By Daniel Hubbard | September 11, 2016
There is a story, apparently first told about 1800, that kippers could be used to throw hounds off the scent. Kippers are a sort of preserved herring. The preservation process can turn the fish reddish. An idiom was born.
In genealogy we often deal with things we think of as facts. Often the fact is not so much what was stated but that it was stated.
Nothing shows this like when we need to deal with “facts” which are contradictory. A person can’t have been born in two different places but the “facts” I’d read on the man I was hunting were just that. As seems to be standard in these circumstances, neither of those places actually exists. I had some ages that implied a few different birth years and a birth date from an obituary. The only other fact I had to deal with was that long after he immigrated as a boy, his widowed mother joined him in America and appeared in a census with him.
When he was not found in Germany where expected, and American records produced only limited clues, I thought perhaps his mother might be the key. Researching her turned up nothing more. Not one single thing. Eventually, going parish to parish in the area of Germany that most closely matched the statements about his origins turned up a birth in a parish with a name similar to the name of one of those none existent places. Everything was a match except for the mother. Her name was not quite right. As I uncovered births of her children farther and farther back in time, it became clear that she was far to old to have been the “mother” recorded in the census. A problem? No, the woman in the census was a red herring, unless, of course, I ever want to research his mother-in-law, because it looks like that is who she was.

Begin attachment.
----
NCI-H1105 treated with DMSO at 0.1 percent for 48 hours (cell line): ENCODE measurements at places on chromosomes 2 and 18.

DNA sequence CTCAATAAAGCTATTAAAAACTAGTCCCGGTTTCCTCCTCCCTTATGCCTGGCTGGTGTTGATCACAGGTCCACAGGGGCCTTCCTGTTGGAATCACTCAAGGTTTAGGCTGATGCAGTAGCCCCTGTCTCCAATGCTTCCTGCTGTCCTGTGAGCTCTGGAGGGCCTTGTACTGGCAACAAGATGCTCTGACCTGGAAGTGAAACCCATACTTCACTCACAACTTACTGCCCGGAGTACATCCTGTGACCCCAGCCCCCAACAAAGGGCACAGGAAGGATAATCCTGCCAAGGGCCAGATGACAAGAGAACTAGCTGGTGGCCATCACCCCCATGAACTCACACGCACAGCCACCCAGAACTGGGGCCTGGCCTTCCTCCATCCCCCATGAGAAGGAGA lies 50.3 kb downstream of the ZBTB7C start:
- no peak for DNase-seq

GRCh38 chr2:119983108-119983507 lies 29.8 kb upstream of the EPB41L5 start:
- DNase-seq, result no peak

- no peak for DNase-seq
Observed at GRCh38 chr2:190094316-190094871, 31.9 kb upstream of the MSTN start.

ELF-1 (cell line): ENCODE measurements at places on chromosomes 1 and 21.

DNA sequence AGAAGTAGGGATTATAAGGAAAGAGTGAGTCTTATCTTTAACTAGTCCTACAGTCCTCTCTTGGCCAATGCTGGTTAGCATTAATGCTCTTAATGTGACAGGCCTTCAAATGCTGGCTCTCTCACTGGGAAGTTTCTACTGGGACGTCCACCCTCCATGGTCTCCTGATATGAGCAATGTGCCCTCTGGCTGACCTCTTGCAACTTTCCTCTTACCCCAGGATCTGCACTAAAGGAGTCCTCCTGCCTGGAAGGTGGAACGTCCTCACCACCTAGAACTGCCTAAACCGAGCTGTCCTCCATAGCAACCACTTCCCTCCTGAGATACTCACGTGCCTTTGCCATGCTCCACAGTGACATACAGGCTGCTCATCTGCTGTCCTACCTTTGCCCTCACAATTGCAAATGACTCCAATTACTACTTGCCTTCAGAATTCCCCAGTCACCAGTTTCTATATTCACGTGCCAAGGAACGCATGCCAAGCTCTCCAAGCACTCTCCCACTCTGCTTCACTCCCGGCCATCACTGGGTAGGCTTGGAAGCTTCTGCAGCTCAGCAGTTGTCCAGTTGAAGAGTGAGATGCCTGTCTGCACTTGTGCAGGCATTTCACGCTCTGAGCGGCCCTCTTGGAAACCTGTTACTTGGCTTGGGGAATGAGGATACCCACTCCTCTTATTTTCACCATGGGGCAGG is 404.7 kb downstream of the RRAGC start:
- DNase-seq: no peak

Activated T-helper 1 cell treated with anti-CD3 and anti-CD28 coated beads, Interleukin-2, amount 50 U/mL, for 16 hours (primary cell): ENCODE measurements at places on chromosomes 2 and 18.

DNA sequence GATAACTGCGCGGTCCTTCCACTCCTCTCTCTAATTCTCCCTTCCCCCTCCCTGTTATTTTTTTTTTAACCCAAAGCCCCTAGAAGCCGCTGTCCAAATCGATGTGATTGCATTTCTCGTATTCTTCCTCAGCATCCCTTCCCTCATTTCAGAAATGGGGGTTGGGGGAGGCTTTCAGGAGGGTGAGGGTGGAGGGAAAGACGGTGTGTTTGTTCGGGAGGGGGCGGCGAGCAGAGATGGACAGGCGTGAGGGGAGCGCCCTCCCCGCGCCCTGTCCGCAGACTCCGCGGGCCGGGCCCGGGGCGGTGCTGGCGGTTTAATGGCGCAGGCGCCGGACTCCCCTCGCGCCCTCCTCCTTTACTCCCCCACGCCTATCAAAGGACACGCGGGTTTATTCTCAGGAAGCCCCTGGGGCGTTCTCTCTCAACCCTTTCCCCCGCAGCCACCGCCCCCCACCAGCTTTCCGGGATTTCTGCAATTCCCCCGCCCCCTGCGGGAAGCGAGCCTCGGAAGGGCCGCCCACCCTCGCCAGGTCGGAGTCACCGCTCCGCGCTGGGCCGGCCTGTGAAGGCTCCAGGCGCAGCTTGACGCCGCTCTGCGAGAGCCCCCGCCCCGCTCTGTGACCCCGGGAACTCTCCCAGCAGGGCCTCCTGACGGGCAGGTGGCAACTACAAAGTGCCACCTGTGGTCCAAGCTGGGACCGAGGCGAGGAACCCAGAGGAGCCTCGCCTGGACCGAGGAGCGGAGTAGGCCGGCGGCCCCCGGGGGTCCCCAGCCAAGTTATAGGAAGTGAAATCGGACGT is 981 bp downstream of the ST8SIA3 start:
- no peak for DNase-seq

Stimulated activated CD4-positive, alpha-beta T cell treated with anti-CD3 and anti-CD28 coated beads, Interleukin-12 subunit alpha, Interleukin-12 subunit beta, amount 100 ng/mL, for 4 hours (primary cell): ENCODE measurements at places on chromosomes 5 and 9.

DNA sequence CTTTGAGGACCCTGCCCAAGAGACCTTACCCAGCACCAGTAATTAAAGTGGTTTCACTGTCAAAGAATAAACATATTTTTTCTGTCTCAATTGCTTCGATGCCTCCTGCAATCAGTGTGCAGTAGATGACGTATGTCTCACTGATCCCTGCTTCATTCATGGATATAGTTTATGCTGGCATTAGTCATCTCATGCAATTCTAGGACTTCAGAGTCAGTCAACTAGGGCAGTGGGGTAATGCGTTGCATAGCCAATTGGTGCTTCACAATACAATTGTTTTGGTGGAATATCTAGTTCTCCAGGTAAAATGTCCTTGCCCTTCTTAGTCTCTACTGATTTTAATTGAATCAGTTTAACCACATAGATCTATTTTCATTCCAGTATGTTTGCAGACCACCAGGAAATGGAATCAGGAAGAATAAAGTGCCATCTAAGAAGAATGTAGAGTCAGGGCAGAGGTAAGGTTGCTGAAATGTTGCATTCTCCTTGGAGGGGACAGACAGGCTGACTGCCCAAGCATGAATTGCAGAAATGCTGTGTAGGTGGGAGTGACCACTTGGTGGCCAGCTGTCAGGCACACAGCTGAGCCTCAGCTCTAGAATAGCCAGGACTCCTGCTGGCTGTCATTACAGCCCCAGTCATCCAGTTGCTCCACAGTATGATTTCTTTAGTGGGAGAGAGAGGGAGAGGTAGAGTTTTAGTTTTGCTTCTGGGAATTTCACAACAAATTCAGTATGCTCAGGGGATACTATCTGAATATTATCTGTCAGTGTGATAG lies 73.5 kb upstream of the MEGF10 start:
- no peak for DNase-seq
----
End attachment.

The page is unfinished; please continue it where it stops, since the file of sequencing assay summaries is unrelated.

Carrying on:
One of the most important things to realize in genealogy is that there will be red herrings. They are a part of every genealogists diet. They need to be recognized and explained, but they don’t need to be believed. You can’t let them through you off the scent.Twitter It!